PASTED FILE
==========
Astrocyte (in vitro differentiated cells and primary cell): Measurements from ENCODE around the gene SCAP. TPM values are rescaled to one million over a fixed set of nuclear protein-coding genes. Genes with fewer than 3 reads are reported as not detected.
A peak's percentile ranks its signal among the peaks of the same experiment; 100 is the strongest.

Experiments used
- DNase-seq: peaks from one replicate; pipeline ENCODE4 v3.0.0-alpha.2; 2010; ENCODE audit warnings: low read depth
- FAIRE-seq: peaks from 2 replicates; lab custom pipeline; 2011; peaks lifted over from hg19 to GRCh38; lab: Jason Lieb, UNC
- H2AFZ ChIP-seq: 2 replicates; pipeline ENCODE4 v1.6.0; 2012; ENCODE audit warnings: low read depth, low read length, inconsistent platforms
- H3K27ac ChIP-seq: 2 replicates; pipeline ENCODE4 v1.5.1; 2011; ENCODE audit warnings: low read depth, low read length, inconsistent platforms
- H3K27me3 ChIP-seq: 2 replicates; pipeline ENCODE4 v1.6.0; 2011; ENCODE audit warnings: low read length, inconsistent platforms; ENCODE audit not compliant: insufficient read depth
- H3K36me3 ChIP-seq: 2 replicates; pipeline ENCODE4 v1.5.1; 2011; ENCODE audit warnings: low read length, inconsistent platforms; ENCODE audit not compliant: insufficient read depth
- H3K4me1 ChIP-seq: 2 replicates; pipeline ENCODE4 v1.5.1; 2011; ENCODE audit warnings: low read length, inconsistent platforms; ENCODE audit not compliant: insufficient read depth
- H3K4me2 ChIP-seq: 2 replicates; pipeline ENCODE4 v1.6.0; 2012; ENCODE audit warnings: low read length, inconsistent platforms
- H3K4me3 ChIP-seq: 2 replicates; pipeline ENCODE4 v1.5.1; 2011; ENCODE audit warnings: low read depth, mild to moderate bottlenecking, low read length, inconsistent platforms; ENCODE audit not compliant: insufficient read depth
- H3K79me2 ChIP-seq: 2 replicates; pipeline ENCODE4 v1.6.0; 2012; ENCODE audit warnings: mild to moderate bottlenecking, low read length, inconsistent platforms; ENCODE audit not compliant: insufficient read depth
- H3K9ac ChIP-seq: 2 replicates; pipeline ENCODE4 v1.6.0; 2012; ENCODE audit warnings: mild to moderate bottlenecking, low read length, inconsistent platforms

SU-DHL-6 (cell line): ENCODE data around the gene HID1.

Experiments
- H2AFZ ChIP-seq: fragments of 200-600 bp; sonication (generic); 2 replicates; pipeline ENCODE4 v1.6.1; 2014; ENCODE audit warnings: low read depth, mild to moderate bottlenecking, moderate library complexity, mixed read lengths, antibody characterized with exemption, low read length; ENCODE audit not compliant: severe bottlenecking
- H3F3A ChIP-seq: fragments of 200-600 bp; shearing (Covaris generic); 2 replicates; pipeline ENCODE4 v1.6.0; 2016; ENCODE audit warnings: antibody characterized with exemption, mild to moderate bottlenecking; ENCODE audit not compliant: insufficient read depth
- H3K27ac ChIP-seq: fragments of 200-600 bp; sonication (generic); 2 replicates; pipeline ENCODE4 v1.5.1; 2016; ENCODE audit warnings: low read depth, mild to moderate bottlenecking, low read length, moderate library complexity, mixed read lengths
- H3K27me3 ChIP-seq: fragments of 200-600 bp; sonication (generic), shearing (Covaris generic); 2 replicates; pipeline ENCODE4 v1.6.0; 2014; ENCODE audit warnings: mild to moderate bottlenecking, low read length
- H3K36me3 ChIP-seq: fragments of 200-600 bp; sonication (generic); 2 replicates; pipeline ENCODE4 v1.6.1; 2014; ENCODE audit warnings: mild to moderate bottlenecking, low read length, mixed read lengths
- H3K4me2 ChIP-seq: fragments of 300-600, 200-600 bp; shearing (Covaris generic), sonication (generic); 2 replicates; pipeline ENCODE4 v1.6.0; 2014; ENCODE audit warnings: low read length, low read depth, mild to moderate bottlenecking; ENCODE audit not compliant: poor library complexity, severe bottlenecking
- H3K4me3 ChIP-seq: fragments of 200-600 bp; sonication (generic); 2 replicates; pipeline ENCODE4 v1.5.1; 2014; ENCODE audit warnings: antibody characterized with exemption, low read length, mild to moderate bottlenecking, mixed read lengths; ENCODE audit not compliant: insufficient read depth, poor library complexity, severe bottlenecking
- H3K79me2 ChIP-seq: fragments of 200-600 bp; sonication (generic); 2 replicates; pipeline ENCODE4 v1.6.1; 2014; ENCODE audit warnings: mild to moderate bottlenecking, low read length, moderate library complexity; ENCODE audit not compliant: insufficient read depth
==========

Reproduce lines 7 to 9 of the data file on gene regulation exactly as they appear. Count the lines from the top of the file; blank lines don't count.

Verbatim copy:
- H3K27ac ChIP-seq: 2 replicates; pipeline ENCODE4 v1.5.1; 2011; ENCODE audit warnings: low read depth, low read length, inconsistent platforms
- H3K27me3 ChIP-seq: 2 replicates; pipeline ENCODE4 v1.6.0; 2011; ENCODE audit warnings: low read length, inconsistent platforms; ENCODE audit not compliant: insufficient read depth
- H3K36me3 ChIP-seq: 2 replicates; pipeline ENCODE4 v1.5.1; 2011; ENCODE audit warnings: low read length, inconsistent platforms; ENCODE audit not compliant: insufficient read depth